Then we come to ‘The Art Lovers’. A man travels around Europe on dwindling funds, looking at art, creating his own. He is transient, shallow, often bitter, and seems to be seeking some perfection that doesn’t exist. And when he does appear to find it, he ruins it with anger and violence. A very dark story with a weight of inevitability about it. In ‘The Seas of the Moon’, we are presented with a moody, emotional tale of loss and pain. Powerful, poetic imagery mixes the ambiguous with the subtly melancholic, the human and the mythological. It’s a gorgeous arthouse-style tale that masks as much as it reveals, forcing the reader to work for the meaning. A suitably downbeat entry, that nevertheless contains a thread of hope. Finally, there is ‘White Rabbit’ (the story that won Georgina her British Fantasy Award). It mixes grief and loss in a splintered, nightmarish narrative. The writing here is as strong as anything that’s preceded it—no mean feat—and it’s perhaps the purest expression of Georgina’s style and voice. It’s not easiest of reads but offers rich reward to those willing to meet it on its own terms.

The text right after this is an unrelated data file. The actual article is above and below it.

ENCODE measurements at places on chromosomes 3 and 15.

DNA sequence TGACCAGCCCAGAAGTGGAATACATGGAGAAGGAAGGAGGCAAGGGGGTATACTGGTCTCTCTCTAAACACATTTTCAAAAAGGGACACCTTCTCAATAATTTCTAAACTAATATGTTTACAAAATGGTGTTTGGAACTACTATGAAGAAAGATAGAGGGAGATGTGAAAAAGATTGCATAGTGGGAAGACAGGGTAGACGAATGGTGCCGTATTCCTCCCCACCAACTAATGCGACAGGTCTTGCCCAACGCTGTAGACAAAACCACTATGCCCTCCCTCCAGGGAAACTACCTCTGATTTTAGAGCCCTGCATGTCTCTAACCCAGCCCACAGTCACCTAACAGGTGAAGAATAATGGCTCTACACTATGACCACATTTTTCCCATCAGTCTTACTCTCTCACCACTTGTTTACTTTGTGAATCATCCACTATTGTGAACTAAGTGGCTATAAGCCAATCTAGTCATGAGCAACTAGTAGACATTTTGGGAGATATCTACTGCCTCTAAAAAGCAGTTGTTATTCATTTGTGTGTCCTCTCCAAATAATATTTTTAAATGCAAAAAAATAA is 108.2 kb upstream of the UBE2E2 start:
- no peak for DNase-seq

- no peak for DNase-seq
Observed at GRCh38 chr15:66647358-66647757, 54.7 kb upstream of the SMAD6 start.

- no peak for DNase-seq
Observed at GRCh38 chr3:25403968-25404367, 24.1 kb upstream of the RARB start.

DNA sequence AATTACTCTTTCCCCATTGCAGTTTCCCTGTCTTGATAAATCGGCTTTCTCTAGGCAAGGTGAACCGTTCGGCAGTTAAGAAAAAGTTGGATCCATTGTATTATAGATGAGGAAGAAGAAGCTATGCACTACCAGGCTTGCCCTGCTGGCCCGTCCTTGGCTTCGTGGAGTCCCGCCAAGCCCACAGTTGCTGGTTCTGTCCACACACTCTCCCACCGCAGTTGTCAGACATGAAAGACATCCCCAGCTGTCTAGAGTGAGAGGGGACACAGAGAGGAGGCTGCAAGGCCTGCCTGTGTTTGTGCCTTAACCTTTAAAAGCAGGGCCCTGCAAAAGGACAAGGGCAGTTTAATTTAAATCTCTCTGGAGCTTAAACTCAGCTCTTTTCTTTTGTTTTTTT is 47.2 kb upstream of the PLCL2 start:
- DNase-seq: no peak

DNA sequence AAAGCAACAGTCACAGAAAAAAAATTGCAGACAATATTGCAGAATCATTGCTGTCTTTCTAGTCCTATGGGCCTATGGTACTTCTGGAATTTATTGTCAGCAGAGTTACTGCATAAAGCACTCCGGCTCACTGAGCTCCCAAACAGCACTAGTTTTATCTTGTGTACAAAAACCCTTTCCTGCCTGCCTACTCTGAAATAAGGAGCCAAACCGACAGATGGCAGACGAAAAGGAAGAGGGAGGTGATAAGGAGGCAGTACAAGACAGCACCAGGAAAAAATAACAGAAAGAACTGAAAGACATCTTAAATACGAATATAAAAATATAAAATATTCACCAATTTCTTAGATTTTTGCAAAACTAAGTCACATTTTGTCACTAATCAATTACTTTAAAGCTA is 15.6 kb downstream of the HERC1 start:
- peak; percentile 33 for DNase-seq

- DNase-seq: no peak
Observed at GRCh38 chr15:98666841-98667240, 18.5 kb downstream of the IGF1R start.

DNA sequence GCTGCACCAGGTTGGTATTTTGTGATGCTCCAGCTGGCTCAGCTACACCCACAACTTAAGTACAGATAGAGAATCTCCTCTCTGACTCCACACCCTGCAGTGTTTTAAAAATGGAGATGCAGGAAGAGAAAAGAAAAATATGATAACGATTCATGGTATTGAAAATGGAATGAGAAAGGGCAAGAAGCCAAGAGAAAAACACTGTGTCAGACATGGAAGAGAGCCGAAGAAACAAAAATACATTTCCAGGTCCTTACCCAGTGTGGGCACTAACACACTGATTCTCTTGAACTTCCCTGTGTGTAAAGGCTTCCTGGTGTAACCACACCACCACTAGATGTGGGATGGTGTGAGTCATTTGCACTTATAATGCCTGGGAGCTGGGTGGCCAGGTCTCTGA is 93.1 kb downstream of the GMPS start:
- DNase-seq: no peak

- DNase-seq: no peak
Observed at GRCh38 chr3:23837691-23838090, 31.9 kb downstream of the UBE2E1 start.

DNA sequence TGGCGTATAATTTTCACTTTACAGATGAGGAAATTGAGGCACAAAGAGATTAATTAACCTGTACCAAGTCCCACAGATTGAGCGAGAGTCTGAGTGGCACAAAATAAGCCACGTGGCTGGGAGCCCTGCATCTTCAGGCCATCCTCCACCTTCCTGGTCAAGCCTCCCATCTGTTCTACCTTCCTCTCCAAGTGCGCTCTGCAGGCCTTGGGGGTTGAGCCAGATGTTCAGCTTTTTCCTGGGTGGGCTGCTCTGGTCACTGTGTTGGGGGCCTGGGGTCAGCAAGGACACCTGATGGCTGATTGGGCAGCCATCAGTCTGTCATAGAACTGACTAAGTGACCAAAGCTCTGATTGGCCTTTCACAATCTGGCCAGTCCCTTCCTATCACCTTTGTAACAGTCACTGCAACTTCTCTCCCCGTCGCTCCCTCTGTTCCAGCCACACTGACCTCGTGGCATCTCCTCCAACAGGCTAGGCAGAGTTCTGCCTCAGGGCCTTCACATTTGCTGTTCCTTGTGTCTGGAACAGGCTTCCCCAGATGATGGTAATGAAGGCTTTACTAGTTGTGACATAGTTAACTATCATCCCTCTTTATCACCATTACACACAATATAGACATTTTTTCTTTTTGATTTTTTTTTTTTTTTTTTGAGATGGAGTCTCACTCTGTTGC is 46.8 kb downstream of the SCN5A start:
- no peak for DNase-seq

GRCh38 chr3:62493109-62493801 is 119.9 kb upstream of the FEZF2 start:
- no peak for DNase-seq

So, there we have it. A rich, dense, deeply artistic yet solid collection, that showcases some of the best short stories currently being written. Georgina is a true artist, but she is also a skilled writer. Her work follows its own muse, dances to its own beat, creates its own music, like the greatest of art. But it also has depth and solidity, a sense that while she is following where her imagery takes her, she is also keeping it tightly structured, crafting and moulding. It is this reviewer’s opinion that Georgina Bruce is one of the finest writers currently working today. Not just in horror and the speculative, not just in the indie presses; but in any genre, at any level. Her work should appeal to anyone who appreciates seriously written, dark tales that meld the literary and genre as well as this. It’s not an easy book by any means and might put off those who like their horror simple and straightforward. This House of Wounds is one of the finest single author collections to arrive in many years, and if there’s any justice in the world, it’ll reach the huge audience it deserves. A book to be read, contemplated, re-read, and savoured for many years.


Publisher: Undertow Publications
Hardback: (248 pps)
Release Date: 4 June 2019